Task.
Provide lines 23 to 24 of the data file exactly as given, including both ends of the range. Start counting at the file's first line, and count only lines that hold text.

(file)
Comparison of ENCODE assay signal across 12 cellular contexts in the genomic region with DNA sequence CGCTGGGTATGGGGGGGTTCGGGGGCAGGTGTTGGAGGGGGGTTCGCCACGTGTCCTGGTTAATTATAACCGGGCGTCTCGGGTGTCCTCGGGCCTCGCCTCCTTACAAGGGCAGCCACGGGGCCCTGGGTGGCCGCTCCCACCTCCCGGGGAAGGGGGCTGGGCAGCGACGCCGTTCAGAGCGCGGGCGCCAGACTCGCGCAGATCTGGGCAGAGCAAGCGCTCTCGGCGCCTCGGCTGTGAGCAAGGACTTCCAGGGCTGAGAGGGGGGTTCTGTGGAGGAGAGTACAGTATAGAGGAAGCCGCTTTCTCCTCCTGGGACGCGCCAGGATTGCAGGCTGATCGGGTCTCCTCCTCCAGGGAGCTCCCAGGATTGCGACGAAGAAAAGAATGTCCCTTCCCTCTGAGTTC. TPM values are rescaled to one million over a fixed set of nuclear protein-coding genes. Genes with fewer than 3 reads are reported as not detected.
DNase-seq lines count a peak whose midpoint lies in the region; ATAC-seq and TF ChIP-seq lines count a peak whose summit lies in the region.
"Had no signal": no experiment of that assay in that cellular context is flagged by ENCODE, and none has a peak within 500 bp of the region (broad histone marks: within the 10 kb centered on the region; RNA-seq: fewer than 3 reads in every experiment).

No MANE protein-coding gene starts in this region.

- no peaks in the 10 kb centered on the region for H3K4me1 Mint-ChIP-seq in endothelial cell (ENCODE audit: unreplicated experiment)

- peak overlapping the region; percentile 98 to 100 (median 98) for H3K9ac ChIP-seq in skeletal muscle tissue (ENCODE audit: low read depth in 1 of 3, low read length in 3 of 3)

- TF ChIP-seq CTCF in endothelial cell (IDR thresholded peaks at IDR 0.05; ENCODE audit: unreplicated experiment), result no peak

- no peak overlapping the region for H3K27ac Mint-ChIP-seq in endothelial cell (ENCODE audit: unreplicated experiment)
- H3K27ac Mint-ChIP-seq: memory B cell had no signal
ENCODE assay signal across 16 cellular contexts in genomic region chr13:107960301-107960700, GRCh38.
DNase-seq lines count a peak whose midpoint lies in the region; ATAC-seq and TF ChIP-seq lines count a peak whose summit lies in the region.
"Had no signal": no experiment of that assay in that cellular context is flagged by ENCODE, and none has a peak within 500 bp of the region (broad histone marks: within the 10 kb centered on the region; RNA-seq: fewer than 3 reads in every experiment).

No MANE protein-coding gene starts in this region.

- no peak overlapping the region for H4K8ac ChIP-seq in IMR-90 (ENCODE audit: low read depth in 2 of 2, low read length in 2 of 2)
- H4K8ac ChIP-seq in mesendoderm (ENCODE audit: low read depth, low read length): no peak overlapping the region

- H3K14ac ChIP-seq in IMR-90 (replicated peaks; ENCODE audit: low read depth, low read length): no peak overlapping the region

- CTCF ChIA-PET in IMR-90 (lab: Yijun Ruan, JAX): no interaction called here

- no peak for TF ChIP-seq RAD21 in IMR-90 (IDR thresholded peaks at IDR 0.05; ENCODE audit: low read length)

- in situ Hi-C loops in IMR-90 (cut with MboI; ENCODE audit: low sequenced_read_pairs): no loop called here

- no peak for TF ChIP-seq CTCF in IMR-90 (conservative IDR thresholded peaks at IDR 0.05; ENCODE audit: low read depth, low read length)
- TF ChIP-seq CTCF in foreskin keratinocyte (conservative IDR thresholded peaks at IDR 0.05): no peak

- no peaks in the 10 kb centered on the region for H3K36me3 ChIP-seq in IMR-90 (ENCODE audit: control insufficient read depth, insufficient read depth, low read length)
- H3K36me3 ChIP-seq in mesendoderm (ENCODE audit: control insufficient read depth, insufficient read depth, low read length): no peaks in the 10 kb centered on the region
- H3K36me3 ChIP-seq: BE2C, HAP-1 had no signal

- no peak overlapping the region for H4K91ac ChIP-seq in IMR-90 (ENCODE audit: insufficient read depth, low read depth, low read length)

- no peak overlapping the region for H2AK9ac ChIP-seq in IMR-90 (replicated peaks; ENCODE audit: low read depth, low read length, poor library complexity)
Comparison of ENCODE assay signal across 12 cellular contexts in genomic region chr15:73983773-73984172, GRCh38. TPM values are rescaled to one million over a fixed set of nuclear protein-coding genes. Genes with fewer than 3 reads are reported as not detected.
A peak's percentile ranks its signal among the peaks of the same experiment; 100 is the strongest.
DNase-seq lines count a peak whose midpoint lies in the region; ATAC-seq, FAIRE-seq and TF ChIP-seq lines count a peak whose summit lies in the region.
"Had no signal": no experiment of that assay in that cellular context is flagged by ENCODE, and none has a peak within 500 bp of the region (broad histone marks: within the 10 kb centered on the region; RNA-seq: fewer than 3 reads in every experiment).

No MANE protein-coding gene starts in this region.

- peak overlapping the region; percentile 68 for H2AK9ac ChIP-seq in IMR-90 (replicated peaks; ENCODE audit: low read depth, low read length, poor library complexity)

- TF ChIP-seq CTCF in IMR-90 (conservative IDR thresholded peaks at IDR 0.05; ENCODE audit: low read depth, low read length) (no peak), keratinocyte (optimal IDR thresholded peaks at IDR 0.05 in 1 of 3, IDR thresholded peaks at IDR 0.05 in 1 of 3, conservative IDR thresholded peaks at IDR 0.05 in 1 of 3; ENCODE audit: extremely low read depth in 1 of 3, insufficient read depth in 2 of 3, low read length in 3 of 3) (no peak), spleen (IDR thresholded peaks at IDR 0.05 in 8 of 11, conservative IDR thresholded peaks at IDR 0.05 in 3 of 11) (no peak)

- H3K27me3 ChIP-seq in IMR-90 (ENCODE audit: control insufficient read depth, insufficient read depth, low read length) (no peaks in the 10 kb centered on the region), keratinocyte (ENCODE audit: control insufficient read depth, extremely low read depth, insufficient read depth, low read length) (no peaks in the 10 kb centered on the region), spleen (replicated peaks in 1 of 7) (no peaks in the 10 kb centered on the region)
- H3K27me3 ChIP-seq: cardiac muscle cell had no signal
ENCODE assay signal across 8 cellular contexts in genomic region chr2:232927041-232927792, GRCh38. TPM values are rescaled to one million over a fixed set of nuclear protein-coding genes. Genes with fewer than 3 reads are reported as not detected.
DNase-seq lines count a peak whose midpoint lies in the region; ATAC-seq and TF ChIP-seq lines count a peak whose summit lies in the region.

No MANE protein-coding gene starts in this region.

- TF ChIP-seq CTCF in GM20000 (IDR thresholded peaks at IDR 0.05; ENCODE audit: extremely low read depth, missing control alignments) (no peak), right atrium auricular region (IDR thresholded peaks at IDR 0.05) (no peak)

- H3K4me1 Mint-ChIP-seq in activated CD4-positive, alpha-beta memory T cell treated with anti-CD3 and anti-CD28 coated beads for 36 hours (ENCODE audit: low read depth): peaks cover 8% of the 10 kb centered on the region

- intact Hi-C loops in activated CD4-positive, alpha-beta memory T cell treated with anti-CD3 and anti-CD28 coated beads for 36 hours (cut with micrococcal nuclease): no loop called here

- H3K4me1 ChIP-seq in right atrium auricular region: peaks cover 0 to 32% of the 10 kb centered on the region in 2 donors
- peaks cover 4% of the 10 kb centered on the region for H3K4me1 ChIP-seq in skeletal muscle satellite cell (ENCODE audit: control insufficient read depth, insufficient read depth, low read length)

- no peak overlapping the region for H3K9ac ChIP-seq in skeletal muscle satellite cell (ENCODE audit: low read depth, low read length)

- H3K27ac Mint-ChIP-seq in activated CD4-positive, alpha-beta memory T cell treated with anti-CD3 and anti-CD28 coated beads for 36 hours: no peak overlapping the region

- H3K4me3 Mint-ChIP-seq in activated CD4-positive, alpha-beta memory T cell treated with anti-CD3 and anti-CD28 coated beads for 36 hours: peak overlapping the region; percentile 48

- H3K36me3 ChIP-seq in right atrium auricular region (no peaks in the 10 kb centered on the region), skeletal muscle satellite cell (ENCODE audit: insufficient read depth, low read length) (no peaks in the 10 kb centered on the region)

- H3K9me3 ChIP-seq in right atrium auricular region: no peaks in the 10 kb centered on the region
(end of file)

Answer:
- H3K36me3 ChIP-seq in mesendoderm (ENCODE audit: control insufficient read depth, insufficient read depth, low read length): no peaks in the 10 kb centered on the region
- H3K36me3 ChIP-seq: BE2C, HAP-1 had no signal